29 July 2019
The CliniSys national conference was given an update on pathology networks and the roll-out of the Getting It Right First Time programme, heard the latest thinking from NHSX, and an opportunity to debate why innovation is vital.
In pathology, it can feel like the only constant is change. So, it was no surprise that both the benefits and challenges of change were the subject of so many presentations to the CliniSys national conference 2019.
Pathology services in England are still working through the changes triggered by the Carter Review in 2016. Since it was published, NHS Improvement has been working with the 105 hospitals that provide pathology services to create 29 networks.
In an update to the conference at The Belfry, Andrea Clark, NHS Improvement’s regional diagnostics lead for the Midlands and East, said five are now “working at the scale that we envisaged” while others are “working, but with some hospitals still to come on board”.
However, some networks are small, and in response to questions she said their number may reduce “organically” over time. She also urged her audience to remember why they were being set up: not just to deliver savings but to “create sustainable services” in the face of “staff difficulties” and “demand challenges”.
In another presentation, Dr Rachael Liebmann, a vice president of The Royal College of Pathologists, laid out the sheer scale of those “staff difficulties” by discussing a survey it had conducted. It found that just 3% of histopathology departments are fully staffed with consultants, and almost half are using locums to meet demand or are sending work away for reporting.
Addressing variability with GIRFT
Another driver for change is Getting It Right First Time (GIRFT), a clinically-led programme to improve the quality and reduce the cost of hospital services by tackling unwarranted variation. Three joint clinical leads and a clinical advisor were appointed for the GIRFT review of pathology last March; one of them, Dr Marion Wood, told the conference that they had developed a “clean” framework for their work.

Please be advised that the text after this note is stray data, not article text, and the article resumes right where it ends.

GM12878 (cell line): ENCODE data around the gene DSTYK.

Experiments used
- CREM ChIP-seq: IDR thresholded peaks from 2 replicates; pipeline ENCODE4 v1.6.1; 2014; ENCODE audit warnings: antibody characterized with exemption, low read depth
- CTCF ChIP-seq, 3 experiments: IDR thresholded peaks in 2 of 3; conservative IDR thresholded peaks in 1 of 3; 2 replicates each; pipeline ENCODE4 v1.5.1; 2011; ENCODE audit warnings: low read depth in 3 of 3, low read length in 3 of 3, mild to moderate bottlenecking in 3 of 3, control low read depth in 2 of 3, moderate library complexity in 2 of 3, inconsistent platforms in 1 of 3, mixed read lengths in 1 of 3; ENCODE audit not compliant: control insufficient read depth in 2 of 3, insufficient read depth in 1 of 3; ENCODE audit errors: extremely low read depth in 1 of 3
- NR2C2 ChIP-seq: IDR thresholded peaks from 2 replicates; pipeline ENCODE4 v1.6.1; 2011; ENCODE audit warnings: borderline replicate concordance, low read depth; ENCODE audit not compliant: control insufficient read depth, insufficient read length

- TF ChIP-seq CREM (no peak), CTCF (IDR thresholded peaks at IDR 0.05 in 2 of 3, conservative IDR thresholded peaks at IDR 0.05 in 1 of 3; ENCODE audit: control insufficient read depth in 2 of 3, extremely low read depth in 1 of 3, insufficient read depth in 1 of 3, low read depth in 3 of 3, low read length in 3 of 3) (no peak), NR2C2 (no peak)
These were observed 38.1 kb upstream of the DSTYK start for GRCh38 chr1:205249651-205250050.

Hospitals have been sent a questionnaire that explores different aspects of “clean into the laboratory environment, clean through the laboratory environment, and clean back to the user of the service”; and a first, pilot visit to Frimley Health, part of Berkshire and Surrey Pathology Services, is about to take place.
Dr Wood said a programme of ‘deep dive’ visits to all laboratories/networks will explore the results of the questionnaire and draw up action plans starting in the autumn, with a national report next year. “We are collecting evidence because we want to show what good looks like, so that we can, with your help, make sure that everybody does that to help patients,” she said. “We also want to show, with your help, how important pathology is to clinical pathways and to almost every patient interaction.”
Data and standardisation
The evidence that the two programmes are looking for will mean a lot more work for pathology services. Andrea Clark outlined a ‘pathology quality assurance dashboard’ (PQAD) that has seven sections.
NHS England/Improvement is looking at collecting these data quarterly; yet the PQAD is going to make minimal use of previous national data collections, and differs from the GRIFT questionnaire; which is, at least, a one-off.
In response to questions about why both programmes needed new data collections, Dr Wood said GIRFT had looked at existing data “but we were not convinced that it told us what we needed to know”; while Andrea Clark said there were problems getting existing data into a consistent format for comparison.
More standardisation of IT systems or the data they hold would help to address the second issue. But, as conference delegates pointed out, the idea of a national catalogue for pathology tests has been discussed for years; and NHS Digital has made only limited progress on creating one. NHS England and NHS Improvement have recently issued a letter to all trust CEOs stating that all new IT systems purchased must support the SNOMED-CT nomenclature standard.
Will Smart, the NHS chief information officer, who was at the conference to give a keynote speech on digital health policy, urged delegates to come to the centre with solutions.
Smart digital policy
In his presentation, Smart outlined the role of NHSX, the new unit being set up to coordinate NHS IT policy and address a wide range of digital health issues, from standards to procurement to security. He told the conference that it was important because “it will bring IT decision-makers together” and create “a coherent view of what we want to do at the centre”. But he emphasised that it would not “reinvent the wheel” or set out to build new systems.
Instead, Smart said NHSX will be looking to build platforms and to agree and enforce standards that suppliers and innovators can use so that systems can interoperate with each other and data can flow around the service. This means the NHS is unlikely to undertake a national pathology procurement on the model of New South Wales in Australia, which has created a single, managed service supported by a single IT system. “I do not like central IT contracts because, necessarily, as soon as I buy something for you, you will say ‘that is not what I wanted’,” Smart said. Also, he added, it was important to have a “plural and competitive market” for systems of all kinds.
Working in partnership with pathology